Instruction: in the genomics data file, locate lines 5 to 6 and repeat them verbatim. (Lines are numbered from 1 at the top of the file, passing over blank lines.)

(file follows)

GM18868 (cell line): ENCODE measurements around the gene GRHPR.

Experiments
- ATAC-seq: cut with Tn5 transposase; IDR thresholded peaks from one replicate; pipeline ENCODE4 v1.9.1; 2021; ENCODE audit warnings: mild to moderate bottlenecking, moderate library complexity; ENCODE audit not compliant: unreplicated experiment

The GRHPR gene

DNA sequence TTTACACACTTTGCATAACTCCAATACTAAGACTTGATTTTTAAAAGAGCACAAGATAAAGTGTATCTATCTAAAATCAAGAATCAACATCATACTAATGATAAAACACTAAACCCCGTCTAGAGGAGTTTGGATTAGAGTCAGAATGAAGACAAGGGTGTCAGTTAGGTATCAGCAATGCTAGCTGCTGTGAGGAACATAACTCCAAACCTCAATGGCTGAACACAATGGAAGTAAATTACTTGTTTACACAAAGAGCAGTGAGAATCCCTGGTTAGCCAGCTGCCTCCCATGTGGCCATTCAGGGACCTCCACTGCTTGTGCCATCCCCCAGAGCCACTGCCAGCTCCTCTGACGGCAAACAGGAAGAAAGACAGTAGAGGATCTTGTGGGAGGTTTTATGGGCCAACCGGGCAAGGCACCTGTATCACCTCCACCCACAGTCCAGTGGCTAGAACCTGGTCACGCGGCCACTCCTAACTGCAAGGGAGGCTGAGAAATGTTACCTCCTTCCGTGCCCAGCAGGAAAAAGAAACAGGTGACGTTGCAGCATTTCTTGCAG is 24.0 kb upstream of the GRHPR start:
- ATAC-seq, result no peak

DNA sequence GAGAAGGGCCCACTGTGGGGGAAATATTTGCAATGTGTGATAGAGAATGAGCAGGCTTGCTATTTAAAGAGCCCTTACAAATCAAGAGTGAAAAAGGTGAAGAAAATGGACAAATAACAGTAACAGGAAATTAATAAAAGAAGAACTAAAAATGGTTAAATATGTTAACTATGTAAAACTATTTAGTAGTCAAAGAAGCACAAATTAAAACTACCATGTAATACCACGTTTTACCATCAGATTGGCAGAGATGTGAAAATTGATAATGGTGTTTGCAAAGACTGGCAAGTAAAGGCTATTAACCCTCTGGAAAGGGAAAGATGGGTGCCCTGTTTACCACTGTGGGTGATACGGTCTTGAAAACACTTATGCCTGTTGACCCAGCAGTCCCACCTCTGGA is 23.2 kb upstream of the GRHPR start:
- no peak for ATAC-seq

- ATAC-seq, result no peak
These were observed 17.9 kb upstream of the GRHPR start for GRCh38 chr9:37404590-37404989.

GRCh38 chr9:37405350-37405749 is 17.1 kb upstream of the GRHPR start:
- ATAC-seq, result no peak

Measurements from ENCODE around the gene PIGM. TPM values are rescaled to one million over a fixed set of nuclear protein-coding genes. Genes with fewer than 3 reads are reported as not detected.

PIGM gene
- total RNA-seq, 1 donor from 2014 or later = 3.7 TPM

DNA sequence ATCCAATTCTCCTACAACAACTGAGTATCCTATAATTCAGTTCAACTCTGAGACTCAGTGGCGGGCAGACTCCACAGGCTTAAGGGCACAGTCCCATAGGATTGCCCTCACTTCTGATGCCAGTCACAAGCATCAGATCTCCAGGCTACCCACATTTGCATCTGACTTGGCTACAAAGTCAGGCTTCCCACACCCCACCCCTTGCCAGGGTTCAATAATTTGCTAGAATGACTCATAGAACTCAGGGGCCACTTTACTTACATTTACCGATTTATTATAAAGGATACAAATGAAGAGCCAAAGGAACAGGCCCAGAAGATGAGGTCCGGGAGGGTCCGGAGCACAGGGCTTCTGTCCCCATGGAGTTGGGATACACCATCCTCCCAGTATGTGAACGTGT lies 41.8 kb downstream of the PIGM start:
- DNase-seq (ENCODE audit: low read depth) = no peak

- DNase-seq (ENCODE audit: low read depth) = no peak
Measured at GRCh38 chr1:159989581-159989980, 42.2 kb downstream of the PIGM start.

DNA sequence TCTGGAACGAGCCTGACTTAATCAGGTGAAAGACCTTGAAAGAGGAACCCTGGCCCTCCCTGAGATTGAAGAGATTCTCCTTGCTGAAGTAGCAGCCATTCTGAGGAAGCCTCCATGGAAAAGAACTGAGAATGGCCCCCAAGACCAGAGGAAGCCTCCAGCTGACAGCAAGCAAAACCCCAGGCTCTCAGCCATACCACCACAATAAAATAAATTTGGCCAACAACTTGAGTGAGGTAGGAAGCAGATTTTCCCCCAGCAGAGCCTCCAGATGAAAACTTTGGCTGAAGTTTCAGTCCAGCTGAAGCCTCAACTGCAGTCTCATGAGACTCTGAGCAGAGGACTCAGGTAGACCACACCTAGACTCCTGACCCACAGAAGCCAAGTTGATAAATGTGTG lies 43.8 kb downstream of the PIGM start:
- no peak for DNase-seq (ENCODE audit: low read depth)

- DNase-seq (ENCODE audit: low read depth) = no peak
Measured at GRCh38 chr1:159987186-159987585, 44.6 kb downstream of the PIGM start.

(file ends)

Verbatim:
DNA sequence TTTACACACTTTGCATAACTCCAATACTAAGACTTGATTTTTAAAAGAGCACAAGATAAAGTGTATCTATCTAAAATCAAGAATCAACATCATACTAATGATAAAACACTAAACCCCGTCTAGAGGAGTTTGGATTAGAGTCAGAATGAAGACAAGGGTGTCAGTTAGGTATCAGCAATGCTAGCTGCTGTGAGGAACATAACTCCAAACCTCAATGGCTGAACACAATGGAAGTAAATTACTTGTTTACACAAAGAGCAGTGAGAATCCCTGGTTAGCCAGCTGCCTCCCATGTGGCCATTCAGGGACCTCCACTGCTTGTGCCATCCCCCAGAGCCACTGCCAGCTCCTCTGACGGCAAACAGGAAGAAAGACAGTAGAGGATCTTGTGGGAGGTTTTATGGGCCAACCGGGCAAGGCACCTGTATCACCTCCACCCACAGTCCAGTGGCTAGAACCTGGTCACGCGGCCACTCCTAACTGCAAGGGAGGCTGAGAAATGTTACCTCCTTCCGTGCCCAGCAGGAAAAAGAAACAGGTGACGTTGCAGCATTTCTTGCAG is 24.0 kb upstream of the GRHPR start:
- ATAC-seq, result no peak